Today merchants and card holder are the victims of identity theft and credit card misuse. The banks do very well thank you; they even make money if the card holder doesn't detect the fraudulent transaction. Merchants don't have the resources to deal with this problem -- only the banks can tackle it. They've had solutions in hand for over a decade, but they cost money to implement -- so nothing happens.
This NYT article outlines the obvious solution, championed by Bruce Schneier. Make fraudulent transactions the bank's problem.
What we need right now is someone in power who can put the burden for this problem right where it belongs: on the financial and other institutions who collect this data. Let's face it: by the time even the most vigilant consumer discovers his information has been used fraudulently, it's already too late. 'When people ask me what can the average person do to stop identity theft, I say, 'nothing,' ' said Bruce Schneier, the chief technology officer of Counterpane Internet Security. 'This data is held by third parties and they have no impetus to fix it.'Indeed. The banks know what to do, if they start losing billions they'll put their fixes off the shelf.
Mr. Schneier, though, has a solution that is positively Proxmirian in its elegance and simplicity. Most of the bills that have been filed in Congress to deal with identity fraud are filled with specific requirements for banks and other institutions: encrypt this; safeguard that; strengthen this firewall.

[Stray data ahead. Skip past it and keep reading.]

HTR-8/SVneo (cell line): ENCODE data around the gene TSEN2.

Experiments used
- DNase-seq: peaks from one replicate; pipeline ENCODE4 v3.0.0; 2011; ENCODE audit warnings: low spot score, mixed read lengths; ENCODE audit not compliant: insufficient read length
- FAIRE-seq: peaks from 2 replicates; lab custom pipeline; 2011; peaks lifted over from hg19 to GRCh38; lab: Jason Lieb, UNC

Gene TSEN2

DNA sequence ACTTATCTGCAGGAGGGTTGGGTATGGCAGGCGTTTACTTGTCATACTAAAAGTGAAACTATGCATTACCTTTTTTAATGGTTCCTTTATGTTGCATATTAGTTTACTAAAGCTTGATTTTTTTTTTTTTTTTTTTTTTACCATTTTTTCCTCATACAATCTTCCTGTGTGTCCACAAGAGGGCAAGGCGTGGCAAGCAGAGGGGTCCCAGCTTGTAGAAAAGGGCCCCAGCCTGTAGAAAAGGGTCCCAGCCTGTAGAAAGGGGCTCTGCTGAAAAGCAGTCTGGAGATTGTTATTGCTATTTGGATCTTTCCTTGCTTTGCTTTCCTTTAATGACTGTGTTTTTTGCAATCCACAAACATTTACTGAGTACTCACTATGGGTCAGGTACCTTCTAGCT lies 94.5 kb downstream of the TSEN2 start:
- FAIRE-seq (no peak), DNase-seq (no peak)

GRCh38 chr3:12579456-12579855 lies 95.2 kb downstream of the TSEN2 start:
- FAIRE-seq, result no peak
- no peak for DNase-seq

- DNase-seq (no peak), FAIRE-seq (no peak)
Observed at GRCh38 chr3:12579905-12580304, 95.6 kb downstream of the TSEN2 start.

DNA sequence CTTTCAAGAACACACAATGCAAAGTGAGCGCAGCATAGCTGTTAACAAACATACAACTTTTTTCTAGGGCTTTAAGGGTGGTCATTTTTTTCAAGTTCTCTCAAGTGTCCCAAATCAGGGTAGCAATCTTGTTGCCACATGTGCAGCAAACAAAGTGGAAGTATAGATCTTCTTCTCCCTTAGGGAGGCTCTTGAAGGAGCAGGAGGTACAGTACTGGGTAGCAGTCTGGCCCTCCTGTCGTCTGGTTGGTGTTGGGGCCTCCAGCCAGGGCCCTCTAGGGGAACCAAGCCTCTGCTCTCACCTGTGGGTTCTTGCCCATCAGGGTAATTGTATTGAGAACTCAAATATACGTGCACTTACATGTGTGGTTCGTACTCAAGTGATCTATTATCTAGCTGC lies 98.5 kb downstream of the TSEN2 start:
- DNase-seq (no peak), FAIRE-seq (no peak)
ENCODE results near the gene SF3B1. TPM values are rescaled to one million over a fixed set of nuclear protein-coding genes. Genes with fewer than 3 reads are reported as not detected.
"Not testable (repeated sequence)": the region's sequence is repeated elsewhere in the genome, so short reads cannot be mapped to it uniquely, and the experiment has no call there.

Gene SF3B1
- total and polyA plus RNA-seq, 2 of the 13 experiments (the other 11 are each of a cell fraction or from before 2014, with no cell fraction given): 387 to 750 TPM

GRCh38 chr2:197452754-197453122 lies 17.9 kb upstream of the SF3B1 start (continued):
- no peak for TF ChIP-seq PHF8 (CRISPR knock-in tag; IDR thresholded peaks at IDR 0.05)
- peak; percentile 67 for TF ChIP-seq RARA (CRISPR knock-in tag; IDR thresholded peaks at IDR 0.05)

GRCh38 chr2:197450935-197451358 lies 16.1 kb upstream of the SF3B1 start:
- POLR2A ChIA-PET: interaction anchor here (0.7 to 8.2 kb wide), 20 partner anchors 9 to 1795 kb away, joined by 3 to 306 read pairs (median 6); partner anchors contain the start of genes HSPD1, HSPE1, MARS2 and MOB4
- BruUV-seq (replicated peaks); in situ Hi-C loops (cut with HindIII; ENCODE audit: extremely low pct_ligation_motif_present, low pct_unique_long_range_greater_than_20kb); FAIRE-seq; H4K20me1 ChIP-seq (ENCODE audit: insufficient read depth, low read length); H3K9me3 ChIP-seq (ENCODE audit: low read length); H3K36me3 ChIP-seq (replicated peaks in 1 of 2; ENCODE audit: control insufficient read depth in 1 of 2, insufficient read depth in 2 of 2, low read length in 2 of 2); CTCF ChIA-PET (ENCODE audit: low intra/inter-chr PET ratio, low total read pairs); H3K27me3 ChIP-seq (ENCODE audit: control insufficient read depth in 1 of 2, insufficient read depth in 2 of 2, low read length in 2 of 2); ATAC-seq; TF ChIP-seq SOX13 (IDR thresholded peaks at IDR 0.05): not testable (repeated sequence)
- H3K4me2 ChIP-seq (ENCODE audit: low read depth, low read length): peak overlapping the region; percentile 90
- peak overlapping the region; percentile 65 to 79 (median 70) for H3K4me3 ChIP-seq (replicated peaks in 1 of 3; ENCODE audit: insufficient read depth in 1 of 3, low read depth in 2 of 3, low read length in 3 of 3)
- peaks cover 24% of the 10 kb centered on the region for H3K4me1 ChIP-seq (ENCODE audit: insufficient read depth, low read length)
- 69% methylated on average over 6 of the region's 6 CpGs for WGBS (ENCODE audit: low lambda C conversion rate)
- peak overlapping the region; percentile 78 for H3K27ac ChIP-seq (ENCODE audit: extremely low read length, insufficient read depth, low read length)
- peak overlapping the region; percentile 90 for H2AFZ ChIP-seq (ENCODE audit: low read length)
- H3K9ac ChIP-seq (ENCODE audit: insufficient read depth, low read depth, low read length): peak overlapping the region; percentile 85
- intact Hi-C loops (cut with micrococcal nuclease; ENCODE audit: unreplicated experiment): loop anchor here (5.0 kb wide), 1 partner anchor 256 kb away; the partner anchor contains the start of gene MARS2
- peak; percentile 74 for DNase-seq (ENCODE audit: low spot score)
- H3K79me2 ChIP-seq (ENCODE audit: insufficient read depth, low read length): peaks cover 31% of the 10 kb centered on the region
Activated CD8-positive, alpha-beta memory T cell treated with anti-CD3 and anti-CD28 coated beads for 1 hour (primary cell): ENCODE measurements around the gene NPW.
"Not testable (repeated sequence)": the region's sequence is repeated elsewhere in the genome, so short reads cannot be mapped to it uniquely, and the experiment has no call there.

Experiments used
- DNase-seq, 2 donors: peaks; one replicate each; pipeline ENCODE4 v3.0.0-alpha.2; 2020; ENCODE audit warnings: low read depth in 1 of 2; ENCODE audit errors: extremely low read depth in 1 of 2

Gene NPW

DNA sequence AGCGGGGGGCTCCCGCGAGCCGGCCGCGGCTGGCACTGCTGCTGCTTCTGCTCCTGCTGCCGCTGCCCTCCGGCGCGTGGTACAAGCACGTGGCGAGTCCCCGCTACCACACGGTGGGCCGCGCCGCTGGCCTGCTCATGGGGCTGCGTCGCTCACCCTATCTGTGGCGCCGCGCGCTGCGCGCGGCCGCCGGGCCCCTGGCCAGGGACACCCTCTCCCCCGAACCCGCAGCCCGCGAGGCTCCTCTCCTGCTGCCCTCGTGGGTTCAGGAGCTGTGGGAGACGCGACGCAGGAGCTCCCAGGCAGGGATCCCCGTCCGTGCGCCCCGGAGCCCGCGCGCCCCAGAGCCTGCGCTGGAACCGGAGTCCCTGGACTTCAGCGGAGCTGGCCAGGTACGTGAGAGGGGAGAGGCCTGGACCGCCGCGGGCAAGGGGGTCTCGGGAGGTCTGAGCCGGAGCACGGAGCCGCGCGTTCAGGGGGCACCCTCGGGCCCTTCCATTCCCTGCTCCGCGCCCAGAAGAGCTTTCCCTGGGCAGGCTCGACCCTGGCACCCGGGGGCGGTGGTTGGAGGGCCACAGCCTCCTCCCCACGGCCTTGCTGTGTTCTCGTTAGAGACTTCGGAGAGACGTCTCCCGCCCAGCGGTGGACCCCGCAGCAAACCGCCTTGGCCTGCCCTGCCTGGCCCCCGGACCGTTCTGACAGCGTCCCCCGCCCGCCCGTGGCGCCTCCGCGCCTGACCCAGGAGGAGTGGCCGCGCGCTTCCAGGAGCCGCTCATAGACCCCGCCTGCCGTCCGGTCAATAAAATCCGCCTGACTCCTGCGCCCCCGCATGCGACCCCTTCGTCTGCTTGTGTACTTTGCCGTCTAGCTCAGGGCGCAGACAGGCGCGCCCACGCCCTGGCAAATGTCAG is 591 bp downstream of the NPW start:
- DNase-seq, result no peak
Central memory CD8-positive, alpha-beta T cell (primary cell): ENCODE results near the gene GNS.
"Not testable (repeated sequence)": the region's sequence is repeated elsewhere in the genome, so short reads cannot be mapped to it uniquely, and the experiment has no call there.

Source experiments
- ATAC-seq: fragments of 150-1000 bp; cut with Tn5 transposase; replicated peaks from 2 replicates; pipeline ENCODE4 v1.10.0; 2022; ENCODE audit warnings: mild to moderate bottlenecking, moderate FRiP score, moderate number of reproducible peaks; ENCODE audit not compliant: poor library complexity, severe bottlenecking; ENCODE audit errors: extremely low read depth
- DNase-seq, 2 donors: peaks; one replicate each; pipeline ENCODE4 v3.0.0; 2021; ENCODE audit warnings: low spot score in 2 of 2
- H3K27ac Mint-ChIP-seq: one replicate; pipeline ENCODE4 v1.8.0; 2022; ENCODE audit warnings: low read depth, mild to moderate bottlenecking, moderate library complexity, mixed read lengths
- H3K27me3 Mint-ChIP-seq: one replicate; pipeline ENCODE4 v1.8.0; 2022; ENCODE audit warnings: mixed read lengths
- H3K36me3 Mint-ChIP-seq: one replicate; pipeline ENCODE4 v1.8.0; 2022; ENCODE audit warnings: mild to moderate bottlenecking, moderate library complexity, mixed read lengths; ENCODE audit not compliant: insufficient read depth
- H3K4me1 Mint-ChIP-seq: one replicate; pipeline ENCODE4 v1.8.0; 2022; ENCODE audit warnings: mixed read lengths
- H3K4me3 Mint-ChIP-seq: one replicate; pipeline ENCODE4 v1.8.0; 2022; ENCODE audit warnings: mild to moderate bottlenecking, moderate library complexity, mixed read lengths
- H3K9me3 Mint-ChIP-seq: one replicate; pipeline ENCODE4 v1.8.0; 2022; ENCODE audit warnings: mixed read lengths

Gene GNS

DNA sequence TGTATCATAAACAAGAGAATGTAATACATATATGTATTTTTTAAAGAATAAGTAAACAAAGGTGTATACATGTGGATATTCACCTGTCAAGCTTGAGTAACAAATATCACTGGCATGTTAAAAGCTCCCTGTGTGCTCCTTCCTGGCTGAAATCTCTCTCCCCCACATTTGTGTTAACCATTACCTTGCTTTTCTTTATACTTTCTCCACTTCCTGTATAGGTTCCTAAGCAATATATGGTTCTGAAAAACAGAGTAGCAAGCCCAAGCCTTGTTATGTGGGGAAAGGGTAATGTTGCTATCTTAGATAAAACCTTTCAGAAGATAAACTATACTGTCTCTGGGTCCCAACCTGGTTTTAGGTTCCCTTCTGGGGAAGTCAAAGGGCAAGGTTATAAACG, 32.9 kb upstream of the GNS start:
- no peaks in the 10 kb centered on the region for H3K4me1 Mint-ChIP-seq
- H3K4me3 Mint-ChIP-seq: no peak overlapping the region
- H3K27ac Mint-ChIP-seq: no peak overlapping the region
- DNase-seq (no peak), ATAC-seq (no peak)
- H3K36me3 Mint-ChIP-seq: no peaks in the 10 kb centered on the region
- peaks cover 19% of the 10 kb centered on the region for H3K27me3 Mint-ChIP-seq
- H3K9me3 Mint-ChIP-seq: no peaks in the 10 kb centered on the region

Mr. Schneier says forget about all that. Instead, do what Congress did in the 1970's - just put the burden on the financial industry. 'If we're ever going to manage the risks and effects of electronic impersonation,' he wrote recently on CNET (and also in his blog), 'we must concentrate on preventing and detecting fraudulent transactions.' And the only way to do that, he added, is by making the financial institutions liable for fraudulent transactions.
'I think business ingenuity is top notch,' Mr. Schneier said in an interview. 'And I think if you make it their problem, they will solve it.'
Update 1/23/2008: A comment pointed out that South Korea has implemented the policy Mr. Schneier recommends. Sure enough, Schneier wrote about that in December 2005.